THE problem is … this is likely a skirmish …
IS the real battle happening elsewhere? Like in boardrooms and cabinet offices … about how efficiently can the public sector divest themselves of assets in the inner city suburbs, and justify saying they are spending the proceeds elsewhere?
DO we notice there’s no mention of people, social responsibility, community and reducing the backlog of the housing wait list?
The eccentric birdman who’s beating Australia’s biggest landlord
10 AUGUST 2019
Peter “Pierre” Gawronski, a public housing tenant, was summoned to a meeting with NSW housing officials last week. He arrived with Caesar, a rainforest parrot, on his shoulder.
- Peter Gawronski has won at least 10 cases at tribunal in the past three years
- Public housing blocks like his have recently been sold off in inner-city Sydney
- David Bott, another housing tenant, received an electric shock but had to wait 14 years for the problem to be fully fixed
*“It’s all right, he won’t bite you,” Mr Gawronski told the officials, trying to put everyone at ease.
*Caesar didn’t bite. Instead, he ambled across the table, up and onto the shoulders of one of the housing officials, and opened his peach-yellow beak and regurgitated his breakfast onto the hand of one of the men sitting opposite.
Mr Gawronski shuffled in his seat. “He actually likes you, it’s a term of endearment,” he said.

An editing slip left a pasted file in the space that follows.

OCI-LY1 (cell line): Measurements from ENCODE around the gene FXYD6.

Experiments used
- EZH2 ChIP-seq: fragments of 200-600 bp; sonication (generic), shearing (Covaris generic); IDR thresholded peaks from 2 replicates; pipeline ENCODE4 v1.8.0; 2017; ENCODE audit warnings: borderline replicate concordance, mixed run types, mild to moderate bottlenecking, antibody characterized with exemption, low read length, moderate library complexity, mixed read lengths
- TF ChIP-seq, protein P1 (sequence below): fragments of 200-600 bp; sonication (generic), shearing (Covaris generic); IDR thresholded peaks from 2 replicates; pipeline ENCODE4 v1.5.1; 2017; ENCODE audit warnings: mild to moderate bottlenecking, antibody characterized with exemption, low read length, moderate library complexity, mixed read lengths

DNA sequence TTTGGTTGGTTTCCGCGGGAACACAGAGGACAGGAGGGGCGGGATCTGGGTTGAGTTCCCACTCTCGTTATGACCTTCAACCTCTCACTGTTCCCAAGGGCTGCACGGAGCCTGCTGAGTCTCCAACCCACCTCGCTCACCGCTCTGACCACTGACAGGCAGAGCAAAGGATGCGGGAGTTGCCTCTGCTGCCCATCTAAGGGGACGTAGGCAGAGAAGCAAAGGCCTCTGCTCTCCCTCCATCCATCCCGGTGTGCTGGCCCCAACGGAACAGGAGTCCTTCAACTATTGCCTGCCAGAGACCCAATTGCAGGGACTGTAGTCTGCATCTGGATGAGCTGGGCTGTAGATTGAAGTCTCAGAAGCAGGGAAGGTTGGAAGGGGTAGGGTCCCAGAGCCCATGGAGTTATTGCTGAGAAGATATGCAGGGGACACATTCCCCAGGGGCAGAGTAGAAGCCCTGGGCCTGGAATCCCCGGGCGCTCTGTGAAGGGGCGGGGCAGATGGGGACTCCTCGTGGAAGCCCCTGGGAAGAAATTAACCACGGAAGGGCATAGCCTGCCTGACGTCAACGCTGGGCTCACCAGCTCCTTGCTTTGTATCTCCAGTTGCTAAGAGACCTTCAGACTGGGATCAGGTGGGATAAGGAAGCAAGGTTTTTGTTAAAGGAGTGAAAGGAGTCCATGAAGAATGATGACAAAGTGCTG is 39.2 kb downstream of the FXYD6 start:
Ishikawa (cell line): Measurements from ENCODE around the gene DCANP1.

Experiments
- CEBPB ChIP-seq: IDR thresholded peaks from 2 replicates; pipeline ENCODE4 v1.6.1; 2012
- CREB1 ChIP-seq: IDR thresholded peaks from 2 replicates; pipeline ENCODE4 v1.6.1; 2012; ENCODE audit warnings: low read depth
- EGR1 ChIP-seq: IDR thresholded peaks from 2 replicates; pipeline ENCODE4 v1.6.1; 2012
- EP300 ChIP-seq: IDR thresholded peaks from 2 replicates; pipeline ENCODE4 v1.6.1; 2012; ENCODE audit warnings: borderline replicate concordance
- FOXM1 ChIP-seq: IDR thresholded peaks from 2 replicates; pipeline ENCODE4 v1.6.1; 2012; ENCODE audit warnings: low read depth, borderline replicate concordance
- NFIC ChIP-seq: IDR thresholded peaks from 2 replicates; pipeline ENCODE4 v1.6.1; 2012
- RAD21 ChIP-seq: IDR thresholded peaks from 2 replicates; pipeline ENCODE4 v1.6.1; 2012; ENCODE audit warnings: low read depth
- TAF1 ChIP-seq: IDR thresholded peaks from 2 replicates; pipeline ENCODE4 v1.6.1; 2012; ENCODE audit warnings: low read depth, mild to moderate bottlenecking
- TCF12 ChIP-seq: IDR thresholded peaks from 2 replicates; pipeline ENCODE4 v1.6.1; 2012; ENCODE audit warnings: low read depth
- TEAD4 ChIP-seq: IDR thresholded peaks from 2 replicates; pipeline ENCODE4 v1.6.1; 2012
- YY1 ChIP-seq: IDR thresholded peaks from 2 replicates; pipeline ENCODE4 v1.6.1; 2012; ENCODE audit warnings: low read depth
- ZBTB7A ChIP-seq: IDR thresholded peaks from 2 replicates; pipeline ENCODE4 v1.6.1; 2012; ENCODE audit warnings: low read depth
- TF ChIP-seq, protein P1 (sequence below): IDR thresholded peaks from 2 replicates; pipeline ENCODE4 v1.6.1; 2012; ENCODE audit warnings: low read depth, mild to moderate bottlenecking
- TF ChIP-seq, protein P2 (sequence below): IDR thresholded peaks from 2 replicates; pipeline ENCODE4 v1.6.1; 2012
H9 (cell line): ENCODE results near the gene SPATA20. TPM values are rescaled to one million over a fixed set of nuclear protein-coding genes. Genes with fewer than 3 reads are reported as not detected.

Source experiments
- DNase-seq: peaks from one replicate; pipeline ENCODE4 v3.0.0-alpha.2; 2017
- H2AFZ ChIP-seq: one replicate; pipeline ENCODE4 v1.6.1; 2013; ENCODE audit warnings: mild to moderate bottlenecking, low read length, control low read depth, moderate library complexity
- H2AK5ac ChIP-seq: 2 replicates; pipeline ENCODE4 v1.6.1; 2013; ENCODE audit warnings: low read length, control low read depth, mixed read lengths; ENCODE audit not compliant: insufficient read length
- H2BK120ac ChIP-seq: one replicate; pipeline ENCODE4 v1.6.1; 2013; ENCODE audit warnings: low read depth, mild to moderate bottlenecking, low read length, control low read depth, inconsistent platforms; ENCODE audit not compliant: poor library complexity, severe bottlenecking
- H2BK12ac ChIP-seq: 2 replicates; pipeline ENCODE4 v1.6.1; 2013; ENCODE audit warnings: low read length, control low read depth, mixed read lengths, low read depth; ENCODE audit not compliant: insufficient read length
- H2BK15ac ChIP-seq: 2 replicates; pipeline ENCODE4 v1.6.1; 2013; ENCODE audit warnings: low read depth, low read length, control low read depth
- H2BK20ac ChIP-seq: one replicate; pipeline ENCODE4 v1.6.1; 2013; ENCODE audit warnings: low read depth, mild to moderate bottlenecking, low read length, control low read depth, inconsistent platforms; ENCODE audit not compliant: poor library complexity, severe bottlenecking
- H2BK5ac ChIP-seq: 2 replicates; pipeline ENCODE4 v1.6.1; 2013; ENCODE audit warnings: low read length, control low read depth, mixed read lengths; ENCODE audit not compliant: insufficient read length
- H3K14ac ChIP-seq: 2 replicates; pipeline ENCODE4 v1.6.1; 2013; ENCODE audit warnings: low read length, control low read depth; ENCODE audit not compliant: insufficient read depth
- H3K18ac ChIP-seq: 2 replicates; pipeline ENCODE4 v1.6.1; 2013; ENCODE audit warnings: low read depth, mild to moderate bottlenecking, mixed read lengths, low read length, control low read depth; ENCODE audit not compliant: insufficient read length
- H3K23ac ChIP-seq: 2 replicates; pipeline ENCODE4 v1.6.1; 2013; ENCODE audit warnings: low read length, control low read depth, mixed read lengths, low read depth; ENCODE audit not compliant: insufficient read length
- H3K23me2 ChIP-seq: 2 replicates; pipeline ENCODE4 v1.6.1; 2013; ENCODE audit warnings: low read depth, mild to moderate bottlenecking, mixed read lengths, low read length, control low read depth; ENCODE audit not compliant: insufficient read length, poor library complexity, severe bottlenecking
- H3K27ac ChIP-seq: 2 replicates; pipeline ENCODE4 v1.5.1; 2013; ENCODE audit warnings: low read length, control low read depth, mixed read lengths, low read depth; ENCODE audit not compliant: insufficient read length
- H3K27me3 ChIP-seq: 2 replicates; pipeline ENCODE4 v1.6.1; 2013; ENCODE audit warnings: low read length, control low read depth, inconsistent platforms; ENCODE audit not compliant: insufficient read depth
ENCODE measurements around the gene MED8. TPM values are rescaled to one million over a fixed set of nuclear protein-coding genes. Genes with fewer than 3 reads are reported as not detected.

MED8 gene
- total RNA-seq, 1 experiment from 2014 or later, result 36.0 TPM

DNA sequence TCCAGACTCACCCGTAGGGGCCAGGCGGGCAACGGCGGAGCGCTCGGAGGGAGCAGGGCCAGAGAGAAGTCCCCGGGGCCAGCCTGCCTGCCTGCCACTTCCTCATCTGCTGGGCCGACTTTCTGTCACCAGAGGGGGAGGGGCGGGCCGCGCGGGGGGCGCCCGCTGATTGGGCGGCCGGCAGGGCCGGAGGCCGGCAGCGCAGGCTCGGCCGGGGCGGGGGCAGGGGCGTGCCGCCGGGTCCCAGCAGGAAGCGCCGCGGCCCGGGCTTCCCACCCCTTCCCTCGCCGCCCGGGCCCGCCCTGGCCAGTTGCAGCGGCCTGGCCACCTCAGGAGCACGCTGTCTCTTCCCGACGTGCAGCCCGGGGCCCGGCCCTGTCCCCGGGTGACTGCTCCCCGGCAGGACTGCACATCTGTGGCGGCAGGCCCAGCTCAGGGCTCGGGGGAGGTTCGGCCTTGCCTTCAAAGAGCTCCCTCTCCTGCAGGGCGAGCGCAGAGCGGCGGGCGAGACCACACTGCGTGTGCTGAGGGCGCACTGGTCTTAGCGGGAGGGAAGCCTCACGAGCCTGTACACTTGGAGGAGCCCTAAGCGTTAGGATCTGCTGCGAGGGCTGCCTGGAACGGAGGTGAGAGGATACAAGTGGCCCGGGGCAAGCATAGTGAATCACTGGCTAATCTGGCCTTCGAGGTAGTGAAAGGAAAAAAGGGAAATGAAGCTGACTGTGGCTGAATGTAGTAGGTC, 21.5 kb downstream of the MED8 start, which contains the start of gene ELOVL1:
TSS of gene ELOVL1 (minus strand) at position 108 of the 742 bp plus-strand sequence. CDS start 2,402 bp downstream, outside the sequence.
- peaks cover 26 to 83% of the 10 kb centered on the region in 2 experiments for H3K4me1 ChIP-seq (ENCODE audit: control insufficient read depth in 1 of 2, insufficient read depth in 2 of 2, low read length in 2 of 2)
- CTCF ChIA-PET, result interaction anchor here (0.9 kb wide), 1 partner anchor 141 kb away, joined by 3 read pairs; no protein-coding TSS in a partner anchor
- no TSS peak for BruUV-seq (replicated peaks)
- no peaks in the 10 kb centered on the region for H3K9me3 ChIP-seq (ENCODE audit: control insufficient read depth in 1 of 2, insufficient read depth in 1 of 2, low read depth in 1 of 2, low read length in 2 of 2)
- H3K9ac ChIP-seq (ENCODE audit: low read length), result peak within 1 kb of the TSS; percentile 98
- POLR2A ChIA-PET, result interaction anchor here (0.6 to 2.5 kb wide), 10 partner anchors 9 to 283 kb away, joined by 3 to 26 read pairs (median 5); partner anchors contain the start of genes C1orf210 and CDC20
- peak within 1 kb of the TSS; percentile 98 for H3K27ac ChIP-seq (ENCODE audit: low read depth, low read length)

Recently, the so-called “birdman” has become known for more than just Caesar. He’s won at least 10 legal actions against the NSW Land and Housing Corporation in three years at the NSW Civil and Administrative Tribunal.
*Those orders include fixing a rat problem, cleaning up rubbish, mending gas leaks, repairing sewerage lines and, along the way, collecting more than $4,300 in compensation.
Listen to The Birdman of Surrey Hills on Background Briefing.
He accomplished this while representing himself, with no computer, no legal training, and armed only with a high school education.
“Tenants are very reluctant to actually say anything to housing, but because I walk around with Caesar on my shoulder everyone speaks to me — they fall in love with Caesar, he charms them and they’ll tell me everything,” he said.
His actions have resulted in real change for his neighbours. Earlier this year, the housing department was ordered to undertake a full review of the waste management on the site and is now considering overhauling garbage disposal at the 70-year-old buildings.
Prosecuting a case can prove costly for many public housing tenants, according to Leo Patterson Ross, a policy officer from the Tenants Union of NSW.
“A tenant in public housing is an individual going up against the largest landlord in Australia,” he said.
“The ability to address an issue in an adversarial legal context is clearly dampened by that, by that imbalance in resources.”
*Public housing tenants have had to take it upon themselves to mount lengthy legal battles to get simple repairs done.
Tenant electrified in his shower
*David Bott was standing naked in the shower of his public housing unit when his arm brushed against the metal handrail.
Next thing, he was catapulted across the room.
“It was like being hit with a two-by-four in the head,” he said.
When he woke up, he was confused and tangled in the shower curtain with a hole in his elbow. He’d received a severe electric shock.
Water leaks had touched live wires and electrified the handrail.
Mr Bott was furious. He had told his landlord about the water leaks and little had been done.